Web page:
In conclusion, obese men are at increased risk for ≥10 lbs weight gain by the end of 6 months of ADT, prompting serious consideration to limiting or avoiding the use of ADT in these men with low- or favorable-intermediate risk PC where improvement in cancer control has not been observed but a shortened life expectancy from further weight gain may be expected.
The material presented in this paper is original research, has not been previously published, and has not been submitted for publication elsewhere while under consideration.
Conflict of Interests
The authors declare that there is no conflict of interests regarding the publication of this paper.
- M. Bolla, G. Van Tienhoven, T. De Reijke, A. van den Bergh, A. van der Meijden, P. Poortmans, et al., “Concomitant and adjuvant androgen deprivation (ADT) with external beam irradiation (RT) for locally advanced prostate cancer: 6 months versus 3 years ADT—results of the randomized EORTC phase III trial 22961,” Journal of Clinical Oncology, vol. 25, supplement 18, 2007.
- M. Bolla, G. Van Tienhoven, P. Warde et al., “External irradiation with or without long-term androgen suppression for prostate cancer with high metastatic risk: 10-year results of an EORTC randomised study,” The Lancet Oncology, vol. 11, no. 11, pp. 1066–1073, 2010.
- A. V. D'Amico, J. Manola, M. Loffredo, A. A. Renshaw, A. DellaCroce, and P. W. Kantoff, “6-Month androgen suppression plus radiation therapy vs radiation therapy alone for patients with clinically localized prostate cancer: a randomized controlled trial,” Journal of the American Medical Association, vol. 292, no. 7, pp. 821–827, 2004.
- E. M. Horwitz, K. Bae, G. E. Hanks et al., “Ten-year follow-up of radiation therapy oncology group protocol 92-02: a phase III trial of the duration of elective androgen deprivation in locally advanced prostate cancer,” Journal of Clinical Oncology, vol. 26, no. 15, pp. 2497–2504, 2008.
- C. U. Jones, D. Hunt, D. G. McGowan et al., “Radiotherapy and short-term androgen deprivation for localized prostate cancer,” The New England Journal of Medicine, vol. 365, no. 2, pp. 107–118, 2011.
- M. V. Pilepich, K. Winter, M. J. John et al., “Phase III radiation therapy oncology group (RTOG) trial 86-10 of androgen deprivation adjuvant to definitive radiotherapy in locally advanced carcinoma of the prostate,” International Journal of Radiation Oncology Biology Physics, vol. 50, no. 5, pp. 1243–1252, 2001.
- M. V. Pilepich, K. Winter, C. A. Lawton et al., “Androgen suppression adjuvant to definitive radiotherapy in prostate carcinoma—long-term results of phase III RTOG 85-31,” International Journal of Radiation Oncology Biology Physics, vol. 61, no. 5, pp. 1285–1290, 2005.
- T. A. Guise, M. G. Oefelein, J. A. Eastham, M. S. Cookson, C. S. Higano, and M. R. Smith, “Estrogenic side effects of androgen deprivation therapy,” Reviews in Urology, vol. 9, no. 4, pp. 163–180, 2007.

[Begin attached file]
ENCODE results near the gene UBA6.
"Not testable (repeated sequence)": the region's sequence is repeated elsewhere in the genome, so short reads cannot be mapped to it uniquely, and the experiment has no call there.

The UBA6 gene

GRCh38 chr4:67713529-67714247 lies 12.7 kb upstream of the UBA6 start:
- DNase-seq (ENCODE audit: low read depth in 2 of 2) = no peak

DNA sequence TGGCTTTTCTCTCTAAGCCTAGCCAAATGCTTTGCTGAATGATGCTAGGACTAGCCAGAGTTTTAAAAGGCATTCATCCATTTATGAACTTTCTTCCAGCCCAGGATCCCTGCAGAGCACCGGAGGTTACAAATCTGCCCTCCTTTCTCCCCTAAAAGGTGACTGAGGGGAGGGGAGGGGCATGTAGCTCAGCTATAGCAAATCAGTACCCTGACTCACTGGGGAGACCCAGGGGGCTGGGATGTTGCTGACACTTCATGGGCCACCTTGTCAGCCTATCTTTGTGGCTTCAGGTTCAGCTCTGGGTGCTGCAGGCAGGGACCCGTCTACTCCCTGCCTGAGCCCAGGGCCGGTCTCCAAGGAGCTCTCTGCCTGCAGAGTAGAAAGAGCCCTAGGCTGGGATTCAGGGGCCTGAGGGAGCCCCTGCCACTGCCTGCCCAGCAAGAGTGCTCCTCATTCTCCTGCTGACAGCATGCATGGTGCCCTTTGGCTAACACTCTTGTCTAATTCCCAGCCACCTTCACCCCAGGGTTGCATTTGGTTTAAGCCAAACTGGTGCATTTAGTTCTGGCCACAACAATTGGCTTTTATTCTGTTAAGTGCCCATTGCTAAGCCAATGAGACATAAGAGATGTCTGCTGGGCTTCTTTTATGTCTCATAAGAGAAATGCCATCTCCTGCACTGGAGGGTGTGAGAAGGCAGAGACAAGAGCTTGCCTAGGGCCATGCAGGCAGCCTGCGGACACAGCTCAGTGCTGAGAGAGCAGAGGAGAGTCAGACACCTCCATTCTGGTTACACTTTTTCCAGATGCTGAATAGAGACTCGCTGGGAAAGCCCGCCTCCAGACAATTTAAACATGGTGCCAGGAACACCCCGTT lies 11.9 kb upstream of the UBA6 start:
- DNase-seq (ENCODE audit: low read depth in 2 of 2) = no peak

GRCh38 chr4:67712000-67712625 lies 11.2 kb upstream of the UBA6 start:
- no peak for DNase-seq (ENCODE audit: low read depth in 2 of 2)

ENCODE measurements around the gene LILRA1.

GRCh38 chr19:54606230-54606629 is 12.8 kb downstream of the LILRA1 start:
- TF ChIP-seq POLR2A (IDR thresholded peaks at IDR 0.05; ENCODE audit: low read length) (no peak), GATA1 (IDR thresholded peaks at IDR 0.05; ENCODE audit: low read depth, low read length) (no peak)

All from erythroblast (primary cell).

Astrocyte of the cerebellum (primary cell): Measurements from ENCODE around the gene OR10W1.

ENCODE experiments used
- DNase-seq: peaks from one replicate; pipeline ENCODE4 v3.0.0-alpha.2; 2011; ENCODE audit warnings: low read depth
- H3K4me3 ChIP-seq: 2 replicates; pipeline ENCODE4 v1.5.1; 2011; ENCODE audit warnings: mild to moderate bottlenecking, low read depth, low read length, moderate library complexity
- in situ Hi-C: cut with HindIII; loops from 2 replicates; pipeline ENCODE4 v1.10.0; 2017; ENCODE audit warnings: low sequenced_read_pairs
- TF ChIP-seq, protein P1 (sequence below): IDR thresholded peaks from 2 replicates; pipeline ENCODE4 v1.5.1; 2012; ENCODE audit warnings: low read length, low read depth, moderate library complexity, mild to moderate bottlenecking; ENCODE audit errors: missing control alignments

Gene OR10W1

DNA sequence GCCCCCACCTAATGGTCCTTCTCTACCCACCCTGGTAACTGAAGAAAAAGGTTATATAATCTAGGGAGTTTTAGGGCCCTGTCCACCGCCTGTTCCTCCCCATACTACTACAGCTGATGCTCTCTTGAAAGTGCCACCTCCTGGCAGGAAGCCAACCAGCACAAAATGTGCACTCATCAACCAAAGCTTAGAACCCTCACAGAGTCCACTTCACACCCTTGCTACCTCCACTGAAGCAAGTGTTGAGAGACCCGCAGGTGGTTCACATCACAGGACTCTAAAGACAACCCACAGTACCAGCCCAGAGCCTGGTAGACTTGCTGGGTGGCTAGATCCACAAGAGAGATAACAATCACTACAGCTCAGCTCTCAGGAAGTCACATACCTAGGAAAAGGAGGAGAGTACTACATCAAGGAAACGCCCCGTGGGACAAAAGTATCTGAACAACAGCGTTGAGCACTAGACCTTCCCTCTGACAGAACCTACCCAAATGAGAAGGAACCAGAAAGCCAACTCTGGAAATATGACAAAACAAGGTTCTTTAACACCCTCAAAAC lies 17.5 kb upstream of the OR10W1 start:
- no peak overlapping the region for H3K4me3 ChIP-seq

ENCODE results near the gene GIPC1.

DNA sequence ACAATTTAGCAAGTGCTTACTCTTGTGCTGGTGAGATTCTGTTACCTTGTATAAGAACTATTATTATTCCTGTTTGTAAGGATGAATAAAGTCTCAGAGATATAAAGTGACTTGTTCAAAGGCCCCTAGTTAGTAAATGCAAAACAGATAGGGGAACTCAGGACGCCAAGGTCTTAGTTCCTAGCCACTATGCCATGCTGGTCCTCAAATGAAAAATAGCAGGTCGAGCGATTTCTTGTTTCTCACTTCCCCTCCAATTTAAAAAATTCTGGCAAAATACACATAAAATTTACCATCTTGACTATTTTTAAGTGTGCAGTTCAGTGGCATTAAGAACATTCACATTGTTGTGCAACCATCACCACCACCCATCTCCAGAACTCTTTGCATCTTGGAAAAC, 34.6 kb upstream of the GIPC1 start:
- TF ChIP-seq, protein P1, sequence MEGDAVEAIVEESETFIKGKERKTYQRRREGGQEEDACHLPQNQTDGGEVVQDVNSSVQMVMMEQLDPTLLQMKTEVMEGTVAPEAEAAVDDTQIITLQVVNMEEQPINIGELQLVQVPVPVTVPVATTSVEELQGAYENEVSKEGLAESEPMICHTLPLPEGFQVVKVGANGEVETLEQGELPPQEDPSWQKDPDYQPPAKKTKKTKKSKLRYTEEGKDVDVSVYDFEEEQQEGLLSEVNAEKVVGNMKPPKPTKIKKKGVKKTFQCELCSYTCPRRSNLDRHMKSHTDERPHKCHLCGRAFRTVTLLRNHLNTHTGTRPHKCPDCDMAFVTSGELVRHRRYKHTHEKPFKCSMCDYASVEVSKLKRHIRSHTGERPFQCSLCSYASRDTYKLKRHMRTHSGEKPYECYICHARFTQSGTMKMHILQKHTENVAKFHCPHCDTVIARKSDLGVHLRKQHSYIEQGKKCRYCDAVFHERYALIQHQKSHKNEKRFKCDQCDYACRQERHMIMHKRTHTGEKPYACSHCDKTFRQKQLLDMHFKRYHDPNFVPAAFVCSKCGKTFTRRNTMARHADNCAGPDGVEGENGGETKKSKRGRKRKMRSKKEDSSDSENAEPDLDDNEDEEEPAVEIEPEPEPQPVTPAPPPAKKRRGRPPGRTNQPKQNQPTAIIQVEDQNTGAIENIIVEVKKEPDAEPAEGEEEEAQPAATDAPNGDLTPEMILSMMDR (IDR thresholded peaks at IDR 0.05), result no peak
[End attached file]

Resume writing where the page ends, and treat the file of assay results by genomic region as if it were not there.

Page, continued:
- J. M. Holzbeierlein, M. D. McLaughlin, and J. B. Thrasher, “Complications of androgen deprivation therapy for prostate cancer,” Current Opinion in Urology, vol. 14, no. 3, pp. 177–183, 2004.
- C. S. Higano, “Side effects of androgen deprivation therapy: monitoring and minimizing toxicity,” Urology, vol. 61, no. 2, pp. 32–38, 2003.
- J. A. Smith Jr., “A prospective comparison of treatments for symptomatic hot flushes following endocrine therapy for carcinoma of the prostate,” Journal of Urology, vol. 152, no. 1, pp. 132–134, 1994.
- C. A. Thompson, T. D. Shanafelt, and C. L. Loprinzi, “Andropause: symptom management for prostate cancer patients treated with hormonal ablation,” Oncologist, vol. 8, no. 5, pp. 474–487, 2003.
- A. C. Chen and D. P. Petrylak, “Complications of androgen deprivation therapy in men with prostate cancer,” Current Oncology Reports, vol. 6, no. 3, pp. 209–215, 2004.
- M. R. Smith, J. S. Finkelstein, F. J. McGovern et al., “Changes in body composition during androgen deprivation therapy for prostate cancer,” Journal of Clinical Endocrinology and Metabolism, vol. 87, no. 2, pp. 599–603, 2002.
- T. H. Diamond, C. S. Higano, M. R. Smith, T. A. Guise, and F. R. Singer, “Osteoporosis in men with prostate carcinoma receiving androgen, deprivation therapy,” Cancer, vol. 100, no. 5, pp. 892–899, 2004.
- A. Berruti, L. Dogliotti, C. Terrone et al., “Changes in bone mineral density, lean body mass and fat content as measured by dual energy x-ray absorptiometry in patients with prostate cancer without apparent bone metastases given androgen deprivation therapy,” Journal of Urology, vol. 167, no. 6, pp. 2361–2367, 2002.
- S. M. Haffner, J. Shaten, M. P. Stern, G. D. Smith, and L. Kuller, “Low levels of sex hormone-binding globulin and testosterone predict the development of non-insulin-dependent diabetes mellitus in men,” American Journal of Epidemiology, vol. 143, no. 9, pp. 889–897, 1996.
- F. Dockery, C. J. Bulpitt, S. Agarwal, M. Donaldson, and C. Rajkumar, “Testosterone suppression in men with prostate cancer leads to an increase in arterial stiffness and hyperinsulinaemia,” Clinical Science, vol. 104, no. 2, pp. 195–201, 2003.
- J.-Y. Oh, E. Barrett-Connor, N. M. Wedick, and D. L. Wingard, “Endogenous sex hormones and the development of type 2 diabetes in older men and women: the rancho bernardo study,” Diabetes Care, vol. 25, no. 1, pp. 55–60, 2002.